We sat waiting for her to set up a course, our eyes covered, sitting at the picnic table. We made jokes in the dark and laughed at each other’s voices. When the course was ready, our leader set us up in a line – each holding on to the next, and led us into the course. We stumbled along, telling the people behind us when we tripped over a stump or a branch: “There’s a big stump right there – watch out!” And then we stopped.

Through the darkness our leader said, “Okay – now figure out how to get out of the maze.” We bumped along, feeling with our hands out in front of us, tripping over uneven ground and rocks, until each of us eventually found the ropes that were tied about as high as our waists. Our hands led us along the ropes – all now tightly in a line – sliding our fingers along the ropes until they hit a tree, then feeling along the trunk until the next rope, sliding again until a tree, then another rope.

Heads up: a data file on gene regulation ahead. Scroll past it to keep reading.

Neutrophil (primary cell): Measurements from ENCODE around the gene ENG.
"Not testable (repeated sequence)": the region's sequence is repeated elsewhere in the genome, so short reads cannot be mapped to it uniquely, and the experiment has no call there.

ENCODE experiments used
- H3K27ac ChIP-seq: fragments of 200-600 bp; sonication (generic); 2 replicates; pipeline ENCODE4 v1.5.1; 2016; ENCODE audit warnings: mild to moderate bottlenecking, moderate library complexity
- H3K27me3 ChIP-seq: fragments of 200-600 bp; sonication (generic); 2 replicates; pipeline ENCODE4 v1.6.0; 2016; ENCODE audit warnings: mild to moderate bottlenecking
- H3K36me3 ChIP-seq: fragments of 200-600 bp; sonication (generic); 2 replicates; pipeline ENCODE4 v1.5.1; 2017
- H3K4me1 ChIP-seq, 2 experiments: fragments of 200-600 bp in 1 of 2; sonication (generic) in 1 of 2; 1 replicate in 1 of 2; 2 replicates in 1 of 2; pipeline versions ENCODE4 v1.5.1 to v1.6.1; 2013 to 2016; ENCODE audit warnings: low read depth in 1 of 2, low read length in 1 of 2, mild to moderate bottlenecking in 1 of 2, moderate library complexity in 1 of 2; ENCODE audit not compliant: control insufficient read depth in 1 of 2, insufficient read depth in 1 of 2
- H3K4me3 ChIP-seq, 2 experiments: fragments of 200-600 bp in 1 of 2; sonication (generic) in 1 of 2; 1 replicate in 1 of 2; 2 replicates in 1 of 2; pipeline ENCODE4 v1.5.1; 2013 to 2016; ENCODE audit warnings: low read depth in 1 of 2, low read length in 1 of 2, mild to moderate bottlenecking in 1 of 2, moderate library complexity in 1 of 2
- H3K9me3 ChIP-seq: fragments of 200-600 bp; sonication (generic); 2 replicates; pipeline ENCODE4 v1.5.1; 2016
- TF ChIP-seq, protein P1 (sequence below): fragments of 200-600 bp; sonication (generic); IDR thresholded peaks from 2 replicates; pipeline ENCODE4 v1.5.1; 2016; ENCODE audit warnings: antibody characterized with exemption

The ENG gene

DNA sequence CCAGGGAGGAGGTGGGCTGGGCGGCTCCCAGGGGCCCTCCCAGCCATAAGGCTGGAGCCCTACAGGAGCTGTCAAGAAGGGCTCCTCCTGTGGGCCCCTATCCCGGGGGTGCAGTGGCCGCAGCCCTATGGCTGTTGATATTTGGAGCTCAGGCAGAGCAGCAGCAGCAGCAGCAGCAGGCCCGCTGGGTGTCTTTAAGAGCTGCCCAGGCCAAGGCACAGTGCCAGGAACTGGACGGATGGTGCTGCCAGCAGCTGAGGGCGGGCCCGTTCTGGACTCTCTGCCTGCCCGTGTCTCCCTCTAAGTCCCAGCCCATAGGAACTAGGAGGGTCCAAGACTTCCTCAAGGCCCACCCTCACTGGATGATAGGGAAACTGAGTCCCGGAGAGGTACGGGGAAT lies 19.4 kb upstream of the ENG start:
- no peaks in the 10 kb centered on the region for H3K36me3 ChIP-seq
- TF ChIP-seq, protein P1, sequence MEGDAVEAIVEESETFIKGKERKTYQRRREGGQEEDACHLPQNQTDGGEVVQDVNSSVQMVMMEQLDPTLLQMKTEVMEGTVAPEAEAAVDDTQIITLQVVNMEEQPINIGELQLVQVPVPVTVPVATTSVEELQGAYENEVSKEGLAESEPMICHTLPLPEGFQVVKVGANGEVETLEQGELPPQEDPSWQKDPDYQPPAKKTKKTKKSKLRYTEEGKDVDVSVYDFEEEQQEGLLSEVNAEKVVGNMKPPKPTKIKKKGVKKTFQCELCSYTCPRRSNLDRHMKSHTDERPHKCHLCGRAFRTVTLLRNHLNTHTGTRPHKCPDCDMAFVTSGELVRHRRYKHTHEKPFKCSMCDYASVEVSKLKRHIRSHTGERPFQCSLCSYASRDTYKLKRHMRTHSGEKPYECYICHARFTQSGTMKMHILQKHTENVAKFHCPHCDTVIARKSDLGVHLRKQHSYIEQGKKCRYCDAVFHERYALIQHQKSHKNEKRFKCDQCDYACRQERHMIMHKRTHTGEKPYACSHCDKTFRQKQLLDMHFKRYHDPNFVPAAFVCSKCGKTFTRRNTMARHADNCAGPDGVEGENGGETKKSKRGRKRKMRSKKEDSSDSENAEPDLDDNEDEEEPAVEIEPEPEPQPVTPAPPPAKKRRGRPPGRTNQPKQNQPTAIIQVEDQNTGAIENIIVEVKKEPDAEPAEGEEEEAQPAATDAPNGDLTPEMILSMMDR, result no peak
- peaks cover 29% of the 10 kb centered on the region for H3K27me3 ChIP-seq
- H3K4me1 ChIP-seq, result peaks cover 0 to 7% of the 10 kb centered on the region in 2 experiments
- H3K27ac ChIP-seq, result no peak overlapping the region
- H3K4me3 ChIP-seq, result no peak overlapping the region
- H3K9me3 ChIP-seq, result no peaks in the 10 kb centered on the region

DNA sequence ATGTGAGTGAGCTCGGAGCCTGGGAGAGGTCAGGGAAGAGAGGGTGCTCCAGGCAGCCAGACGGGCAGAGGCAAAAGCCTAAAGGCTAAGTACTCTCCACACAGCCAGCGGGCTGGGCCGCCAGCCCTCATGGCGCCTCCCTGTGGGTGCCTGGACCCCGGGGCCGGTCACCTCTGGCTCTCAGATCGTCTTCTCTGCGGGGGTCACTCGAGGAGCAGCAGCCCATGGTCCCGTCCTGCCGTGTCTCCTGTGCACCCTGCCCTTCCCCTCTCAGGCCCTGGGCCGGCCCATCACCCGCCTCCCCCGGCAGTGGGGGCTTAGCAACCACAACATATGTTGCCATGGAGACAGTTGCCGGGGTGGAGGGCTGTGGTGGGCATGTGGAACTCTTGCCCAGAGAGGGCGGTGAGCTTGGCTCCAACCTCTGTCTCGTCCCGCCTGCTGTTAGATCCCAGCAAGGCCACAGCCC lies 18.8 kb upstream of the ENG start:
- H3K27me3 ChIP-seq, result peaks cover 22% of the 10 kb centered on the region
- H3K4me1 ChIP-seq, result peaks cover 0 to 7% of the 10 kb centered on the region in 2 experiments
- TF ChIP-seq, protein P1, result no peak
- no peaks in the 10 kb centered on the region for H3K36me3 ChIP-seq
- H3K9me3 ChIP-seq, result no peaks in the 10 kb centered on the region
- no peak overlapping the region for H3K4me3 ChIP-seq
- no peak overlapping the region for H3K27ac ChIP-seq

It took only a few minutes for us to figure out we were in an enclosed square. There was no exit. There was no entrance. There was no way out. “I thought – okay – I’ve done this kind of stuff before. There’s a trick,” and we started to brainstorm. We try meeting in the middle of the square and sitting down. We try holding hands. We walk around and around and around the square – our hands finding the only security we have in the ropes that enclose us. “What is the trick?” I’m thinking. All the while feeling slightly annoyed and perplexed, but trying to go with it.

I don’t like to be without my sight. I am more comfortable being able to help others and feigning blindness makes me feel vulnerable and sort of stupid. I can’t help the kids, I can’t help myself, and so I feel ineffectual. I don’t like that I can’t see the ground I’m walking on. I don’t like that I am helpless. I don’t like it. At. All…